Ema (Interview) describes overeating

Feeding frenzy (Binge Eating Disorder in English, BED) is one of the eating disorders (PPP for short), in which people eat a very large amount of food in a short time. They do not control their actions and cannot influence them, so they cannot stop eating when full.

Crises are very painful and people who suffer from them would not wish them on their greatest enemies. They are followed by feelings of guilt, shame, failure and even self-loathing. Which, of course, reinforces the vicious circle of a toxic relationship with food that is easy to get out of.

Convulsive hyperphagia: diagnosis and treatment

BED can affect anyone, regardless of age or gender. At the same time, experts say, evidence suggests it may be the most common eating disorder. Refresher spoke with Ema, who holds a master’s degree in psychology from the University of Scotland, who is recovering from binge eating.

Source: courtesy of Emma

Unquenchable thoughts and unquenchable hunger

“The episode started with unquenchable thoughts swirling around in my head. For example, I wanted to run away from them for the show, but they didn’t give me peace. They came to such a point that I walked out of the bed I came back and maybe twenty minutes or so. But then I couldn’t take it anymore, I took my wallet, my bag and went to the store to buy some food to overeat. I didn’t didn’t buy a packet of crisps, I had a basket full,” Emma opened up about her experience.

In Scotland everything is sold in big packs, so instead of one Kinder Buena I bought exactly four. This, of course, made the overeating episode worse.

Ema easily ate 5,000 calories per session. But she felt no satisfaction, she was still hungry. “It got to the point where I had to vomit, but it wasn’t like I had to stick my fingers down my throat and force myself. But even the vomiting didn’t stop me in the subsequent consumption,” she added.

What happened after the episode? Shame, guilt, remorse came. “I cried and confirmed that I had failed. I ordered exercise and detox as punishment” described by Emma.

Contacts to help with PPP

Ema described the habit as one of the main triggers for crisis episodes – for example, she used to banish boredom with food, as well as emotions: “I’m sad? I wish. I have one? I wish you a party. But it wasn’t the common overeating we all know. I was losing control.”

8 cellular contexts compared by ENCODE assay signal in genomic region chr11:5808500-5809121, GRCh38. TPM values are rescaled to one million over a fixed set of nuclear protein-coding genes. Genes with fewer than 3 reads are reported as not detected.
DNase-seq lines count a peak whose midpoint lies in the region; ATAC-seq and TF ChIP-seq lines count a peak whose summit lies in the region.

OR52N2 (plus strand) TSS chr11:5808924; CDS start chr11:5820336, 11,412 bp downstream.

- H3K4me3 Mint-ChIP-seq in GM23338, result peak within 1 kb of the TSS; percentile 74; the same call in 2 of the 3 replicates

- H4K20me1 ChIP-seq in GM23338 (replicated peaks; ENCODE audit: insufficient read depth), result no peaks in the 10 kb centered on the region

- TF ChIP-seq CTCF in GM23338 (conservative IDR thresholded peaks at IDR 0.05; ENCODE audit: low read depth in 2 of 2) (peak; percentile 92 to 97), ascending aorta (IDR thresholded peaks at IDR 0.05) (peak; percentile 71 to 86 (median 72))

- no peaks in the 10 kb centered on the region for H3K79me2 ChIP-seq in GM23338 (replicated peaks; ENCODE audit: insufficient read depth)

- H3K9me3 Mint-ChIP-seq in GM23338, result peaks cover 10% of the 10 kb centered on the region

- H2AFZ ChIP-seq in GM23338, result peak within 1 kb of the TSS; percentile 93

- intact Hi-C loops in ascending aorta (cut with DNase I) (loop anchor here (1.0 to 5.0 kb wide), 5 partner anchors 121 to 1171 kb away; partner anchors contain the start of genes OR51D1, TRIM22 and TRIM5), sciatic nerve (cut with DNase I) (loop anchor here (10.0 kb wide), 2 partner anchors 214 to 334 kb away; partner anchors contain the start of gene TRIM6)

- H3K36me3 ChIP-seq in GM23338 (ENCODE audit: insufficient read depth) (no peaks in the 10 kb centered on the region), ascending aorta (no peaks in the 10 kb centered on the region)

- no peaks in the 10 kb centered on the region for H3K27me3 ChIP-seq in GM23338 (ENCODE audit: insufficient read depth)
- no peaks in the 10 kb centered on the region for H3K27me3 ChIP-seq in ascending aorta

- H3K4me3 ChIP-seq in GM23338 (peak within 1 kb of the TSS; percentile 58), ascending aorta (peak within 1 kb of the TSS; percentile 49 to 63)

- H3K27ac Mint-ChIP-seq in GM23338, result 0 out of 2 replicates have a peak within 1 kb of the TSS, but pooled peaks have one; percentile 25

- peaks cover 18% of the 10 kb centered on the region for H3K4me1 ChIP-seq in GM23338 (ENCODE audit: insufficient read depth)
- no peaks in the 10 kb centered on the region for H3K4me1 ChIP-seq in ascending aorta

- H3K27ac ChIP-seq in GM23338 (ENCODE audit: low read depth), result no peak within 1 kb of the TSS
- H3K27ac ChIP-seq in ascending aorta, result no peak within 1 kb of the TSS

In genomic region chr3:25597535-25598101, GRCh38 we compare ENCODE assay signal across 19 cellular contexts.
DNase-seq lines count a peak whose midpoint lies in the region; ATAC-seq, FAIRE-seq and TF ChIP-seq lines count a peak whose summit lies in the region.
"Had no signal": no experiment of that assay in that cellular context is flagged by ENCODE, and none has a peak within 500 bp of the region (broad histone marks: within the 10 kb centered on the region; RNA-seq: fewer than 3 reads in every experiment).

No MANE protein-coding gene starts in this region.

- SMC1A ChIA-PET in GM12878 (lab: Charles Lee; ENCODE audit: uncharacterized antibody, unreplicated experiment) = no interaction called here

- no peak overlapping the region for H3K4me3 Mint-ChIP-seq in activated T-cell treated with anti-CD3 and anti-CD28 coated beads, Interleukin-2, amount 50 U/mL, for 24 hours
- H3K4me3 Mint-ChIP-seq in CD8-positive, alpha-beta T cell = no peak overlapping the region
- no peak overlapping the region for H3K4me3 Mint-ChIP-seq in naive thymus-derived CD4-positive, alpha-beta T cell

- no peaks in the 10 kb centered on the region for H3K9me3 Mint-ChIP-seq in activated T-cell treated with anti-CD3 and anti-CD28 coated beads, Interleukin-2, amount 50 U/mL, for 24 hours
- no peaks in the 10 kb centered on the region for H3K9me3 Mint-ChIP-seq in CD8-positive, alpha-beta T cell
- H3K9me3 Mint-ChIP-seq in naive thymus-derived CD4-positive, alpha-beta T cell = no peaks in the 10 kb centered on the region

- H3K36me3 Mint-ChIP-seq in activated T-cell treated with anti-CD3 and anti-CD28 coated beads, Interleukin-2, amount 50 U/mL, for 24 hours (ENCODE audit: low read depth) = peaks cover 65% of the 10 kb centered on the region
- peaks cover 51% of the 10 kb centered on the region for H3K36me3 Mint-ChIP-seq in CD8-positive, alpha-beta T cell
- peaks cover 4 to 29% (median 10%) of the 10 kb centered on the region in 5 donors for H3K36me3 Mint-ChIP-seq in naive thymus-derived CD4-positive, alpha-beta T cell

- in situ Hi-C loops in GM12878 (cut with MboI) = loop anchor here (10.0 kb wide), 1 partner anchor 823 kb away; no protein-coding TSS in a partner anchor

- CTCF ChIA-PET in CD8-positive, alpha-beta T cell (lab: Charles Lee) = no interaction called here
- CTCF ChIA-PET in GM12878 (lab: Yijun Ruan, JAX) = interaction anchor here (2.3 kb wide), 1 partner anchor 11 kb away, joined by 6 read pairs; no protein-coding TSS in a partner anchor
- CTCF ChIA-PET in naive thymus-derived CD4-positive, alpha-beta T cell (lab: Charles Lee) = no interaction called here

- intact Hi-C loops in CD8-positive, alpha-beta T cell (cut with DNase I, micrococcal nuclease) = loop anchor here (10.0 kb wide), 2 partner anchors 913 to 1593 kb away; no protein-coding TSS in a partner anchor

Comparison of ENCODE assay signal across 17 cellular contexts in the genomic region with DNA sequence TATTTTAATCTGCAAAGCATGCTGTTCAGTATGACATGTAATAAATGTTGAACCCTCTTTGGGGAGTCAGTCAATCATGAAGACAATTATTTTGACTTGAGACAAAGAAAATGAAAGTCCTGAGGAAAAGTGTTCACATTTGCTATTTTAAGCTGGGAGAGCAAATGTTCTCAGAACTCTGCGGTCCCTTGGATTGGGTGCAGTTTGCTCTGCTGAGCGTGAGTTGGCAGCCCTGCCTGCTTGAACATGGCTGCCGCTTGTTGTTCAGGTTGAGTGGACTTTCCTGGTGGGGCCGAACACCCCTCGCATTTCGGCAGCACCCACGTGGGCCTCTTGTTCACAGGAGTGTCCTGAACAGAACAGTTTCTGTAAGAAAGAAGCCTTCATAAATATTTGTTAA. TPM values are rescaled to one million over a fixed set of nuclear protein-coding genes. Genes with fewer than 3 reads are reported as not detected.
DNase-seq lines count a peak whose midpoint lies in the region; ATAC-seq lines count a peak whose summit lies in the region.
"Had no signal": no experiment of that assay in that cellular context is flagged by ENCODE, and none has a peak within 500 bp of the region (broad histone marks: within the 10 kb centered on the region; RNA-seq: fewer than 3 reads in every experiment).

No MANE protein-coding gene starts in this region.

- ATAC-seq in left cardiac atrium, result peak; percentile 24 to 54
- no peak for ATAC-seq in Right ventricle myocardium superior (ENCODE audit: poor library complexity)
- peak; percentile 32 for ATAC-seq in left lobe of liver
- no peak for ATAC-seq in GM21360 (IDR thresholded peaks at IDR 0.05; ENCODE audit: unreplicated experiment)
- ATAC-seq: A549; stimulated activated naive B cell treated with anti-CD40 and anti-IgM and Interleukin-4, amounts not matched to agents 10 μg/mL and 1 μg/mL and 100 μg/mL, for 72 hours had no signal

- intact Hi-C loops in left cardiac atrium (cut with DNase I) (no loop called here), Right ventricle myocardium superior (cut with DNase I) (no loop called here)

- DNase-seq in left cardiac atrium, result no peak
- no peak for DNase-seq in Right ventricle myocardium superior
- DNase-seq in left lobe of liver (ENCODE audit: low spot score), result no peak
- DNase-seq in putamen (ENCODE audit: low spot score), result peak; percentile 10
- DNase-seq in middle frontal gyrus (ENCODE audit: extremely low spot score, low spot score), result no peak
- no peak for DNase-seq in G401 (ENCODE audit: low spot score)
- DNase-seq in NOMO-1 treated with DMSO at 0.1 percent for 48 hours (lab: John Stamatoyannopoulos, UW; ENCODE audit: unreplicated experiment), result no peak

I didn’t feed my body a nutritionally balanced diet, so one of the triggers was definitely simple hunger.

As Ema explained, common overeating is eating larger doses, but not common. This takes place, for example, at a party – instead of one piece of cake we have two pieces or overeat during the “all-inclusive” vacation. The important thing is that a person does not lose control of the food, he is able to put the fork down when it is full.

PPP: Self-Help Manual

“But the essence of binge eating is losing control. It’s fast, compulsive eating that accompanies compulsive thoughts – so it’s also a mental struggle. Epileptic overeating is also characterized by loneliness, precisely at causes feelings of guilt and shame. she explained.

Ema’s eating disorder started in a big way after she started college. For the past five years, they’ve been in a cycle of dieting, restrictions, and binge eating. And again and again, again and again.

Source: courtesy of Emma

“When I went to school I was very motivated and strong willed. I kept trying new and new diets – vegan, intermittent fasting, keto. But then I went home and I always started a huge episode of binge eating, when I gained seven pounds in a month. I ate everything I forbade myself for three months during school, “ she stated.

I didn’t even know it was bulimia. At first I thought something was wrong with me – that I had a metabolic problem because I was never full and ate even when I was not hungry.

But last year, I told Ema enough and decided to solve her problem, and the study of psychology, which named her, also helped her. “I realized that yes, I have a problem, but there is nothing wrong with me. I felt relieved” she added.

Unfortunately, she couldn’t find an expert in the field who would deal with this specific eating disorder. So in a very creative way, she had to “explore” how to help herself: “I ordered professional literature and at the same time we discussed behavioral changes in college, including various strategies, which I then applied to myself. After the episode, I wrote down what came before it, what the aftermath was, and other techniques that helped me tremendously. »

Safety line: 116 111 (free for children, young people and students under 26)

It is also for this reason that Ema also wants to manage binge eating in a professional way. He also sees in the posts he adds on social networks that this problem is not solved. “People who are where I was years ago write to me every day. And I don’t want them to have to go through all of this on their own.” she says.

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